Most upper respiratory infections are highly contagious. They are transmitted through respiratory secretions, spread by sneezing and coughing. The viruses and bacteria can also be passed on when an individual with an upper respiratory infection touches his or her nose and then handles an object that another person later touches. The second person can then become infected by touching his or her face with contaminated hands.


What are the treatments for the infection?

For URIs caused by a virus, antibiotics are not helpful. Someone with a cold should remember that antibiotics can cause more harm than good in these cases. In severe cases of the flu, antiviral medications such as rimantadine (i.e., Flumadine), amantadine (i.e., Symmetrel), zanamivir (i.e., Relenza) or oseltamivir (i.e., Tamiflu) may be given.
For bacterial infections such as bacterial pneumonia, antibiotics are given. Other treatments may help relieve symptoms. A number of over-the-counter or prescription medications can be used for symptoms such as cough, fever, muscle aches, runny nose, or stuffy nose.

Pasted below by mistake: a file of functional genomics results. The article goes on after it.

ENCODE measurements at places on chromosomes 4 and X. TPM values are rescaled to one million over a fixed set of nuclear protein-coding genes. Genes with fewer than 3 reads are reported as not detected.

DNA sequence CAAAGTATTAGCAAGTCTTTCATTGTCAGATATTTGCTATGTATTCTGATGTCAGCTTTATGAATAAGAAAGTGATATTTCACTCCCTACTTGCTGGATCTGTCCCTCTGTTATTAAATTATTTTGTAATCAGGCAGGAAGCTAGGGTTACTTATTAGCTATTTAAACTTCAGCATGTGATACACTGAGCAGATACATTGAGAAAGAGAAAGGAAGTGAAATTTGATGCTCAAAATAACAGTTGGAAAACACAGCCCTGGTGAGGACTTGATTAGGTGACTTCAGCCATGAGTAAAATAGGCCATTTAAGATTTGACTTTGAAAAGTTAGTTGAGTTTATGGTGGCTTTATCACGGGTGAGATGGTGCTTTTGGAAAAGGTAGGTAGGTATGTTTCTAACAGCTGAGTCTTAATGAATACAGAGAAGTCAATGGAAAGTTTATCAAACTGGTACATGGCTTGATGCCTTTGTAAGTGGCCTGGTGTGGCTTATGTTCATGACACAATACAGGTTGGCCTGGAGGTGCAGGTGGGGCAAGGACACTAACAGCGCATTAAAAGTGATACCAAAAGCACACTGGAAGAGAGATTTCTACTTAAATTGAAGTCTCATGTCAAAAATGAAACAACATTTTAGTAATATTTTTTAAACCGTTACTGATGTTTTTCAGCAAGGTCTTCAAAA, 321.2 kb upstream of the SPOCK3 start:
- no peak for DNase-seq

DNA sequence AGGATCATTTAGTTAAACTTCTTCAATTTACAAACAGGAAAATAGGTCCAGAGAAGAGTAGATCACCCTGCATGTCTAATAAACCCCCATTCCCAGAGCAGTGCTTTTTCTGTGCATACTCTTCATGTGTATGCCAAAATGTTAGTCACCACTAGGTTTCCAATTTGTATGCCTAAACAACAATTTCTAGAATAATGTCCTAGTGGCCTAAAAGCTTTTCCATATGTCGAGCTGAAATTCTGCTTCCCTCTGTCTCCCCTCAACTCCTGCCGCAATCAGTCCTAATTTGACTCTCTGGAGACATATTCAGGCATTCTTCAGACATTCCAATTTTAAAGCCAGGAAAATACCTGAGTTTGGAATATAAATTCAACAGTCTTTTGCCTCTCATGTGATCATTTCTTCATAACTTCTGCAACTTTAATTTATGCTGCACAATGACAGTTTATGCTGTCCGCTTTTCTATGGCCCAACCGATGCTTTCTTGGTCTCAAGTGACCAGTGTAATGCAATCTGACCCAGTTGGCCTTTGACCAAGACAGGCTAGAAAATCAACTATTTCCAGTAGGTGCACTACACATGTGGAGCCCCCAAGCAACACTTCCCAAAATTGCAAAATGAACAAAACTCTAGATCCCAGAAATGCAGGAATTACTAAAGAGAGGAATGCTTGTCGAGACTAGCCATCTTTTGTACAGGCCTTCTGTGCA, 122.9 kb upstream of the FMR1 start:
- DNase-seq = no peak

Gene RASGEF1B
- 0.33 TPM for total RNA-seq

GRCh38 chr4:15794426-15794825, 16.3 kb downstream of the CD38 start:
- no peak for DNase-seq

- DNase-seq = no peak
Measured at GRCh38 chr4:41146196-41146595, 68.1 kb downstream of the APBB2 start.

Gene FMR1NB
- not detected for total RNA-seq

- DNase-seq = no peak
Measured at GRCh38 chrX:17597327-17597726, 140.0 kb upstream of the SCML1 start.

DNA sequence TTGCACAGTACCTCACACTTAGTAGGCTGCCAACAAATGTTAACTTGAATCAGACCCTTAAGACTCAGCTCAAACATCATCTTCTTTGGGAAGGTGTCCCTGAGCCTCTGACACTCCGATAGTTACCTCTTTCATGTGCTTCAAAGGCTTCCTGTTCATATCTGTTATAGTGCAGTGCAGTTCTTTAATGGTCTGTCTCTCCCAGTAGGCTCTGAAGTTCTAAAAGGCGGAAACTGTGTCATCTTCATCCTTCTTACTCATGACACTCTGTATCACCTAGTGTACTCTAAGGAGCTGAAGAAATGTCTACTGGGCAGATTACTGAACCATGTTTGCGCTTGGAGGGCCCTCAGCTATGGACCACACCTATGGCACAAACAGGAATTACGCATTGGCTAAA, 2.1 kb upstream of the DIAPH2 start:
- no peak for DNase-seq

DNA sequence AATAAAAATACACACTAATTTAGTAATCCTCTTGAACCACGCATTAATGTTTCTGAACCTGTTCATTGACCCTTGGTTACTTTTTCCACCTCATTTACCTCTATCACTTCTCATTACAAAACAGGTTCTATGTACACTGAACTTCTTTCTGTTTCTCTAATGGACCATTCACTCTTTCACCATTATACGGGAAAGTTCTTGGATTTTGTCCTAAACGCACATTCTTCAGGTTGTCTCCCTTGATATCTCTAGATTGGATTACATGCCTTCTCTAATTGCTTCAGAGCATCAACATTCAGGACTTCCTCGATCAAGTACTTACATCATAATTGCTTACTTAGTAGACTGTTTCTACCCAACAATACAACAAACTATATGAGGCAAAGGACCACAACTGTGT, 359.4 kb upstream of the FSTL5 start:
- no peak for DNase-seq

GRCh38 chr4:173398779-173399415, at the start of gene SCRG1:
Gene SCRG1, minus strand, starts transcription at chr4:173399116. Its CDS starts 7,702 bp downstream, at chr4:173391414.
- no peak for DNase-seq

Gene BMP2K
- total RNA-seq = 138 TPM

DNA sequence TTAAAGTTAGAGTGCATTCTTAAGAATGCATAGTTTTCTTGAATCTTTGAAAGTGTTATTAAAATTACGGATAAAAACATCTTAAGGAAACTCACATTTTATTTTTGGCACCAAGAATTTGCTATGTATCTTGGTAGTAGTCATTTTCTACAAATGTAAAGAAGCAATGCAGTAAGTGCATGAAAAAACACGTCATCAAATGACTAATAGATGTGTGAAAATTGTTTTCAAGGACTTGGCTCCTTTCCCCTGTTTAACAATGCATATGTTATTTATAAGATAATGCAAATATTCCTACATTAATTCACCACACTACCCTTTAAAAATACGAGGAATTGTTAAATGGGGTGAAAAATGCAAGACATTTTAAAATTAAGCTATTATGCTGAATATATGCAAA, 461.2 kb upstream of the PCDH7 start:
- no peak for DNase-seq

A decongestant called phenylpropanolamine (PPA), found in many over-the-counter cold remedies, has recently been linked to strokes in young women. The Food and Drug Administration (FDA) has requested that manufacturers stop producing medications containing PPA. In view of the FDA's public health advisory, anyone who has products at home containing phenylpropanolamine should discard them.
The Natural Medicines Comprehensive Database has evaluated the scientific studies looking at herbs, vitamins and supplements used in the treatment of the common cold. The NMCD concludes that the following are "possibly effective" in the treatment, but not prevention, of the common cold: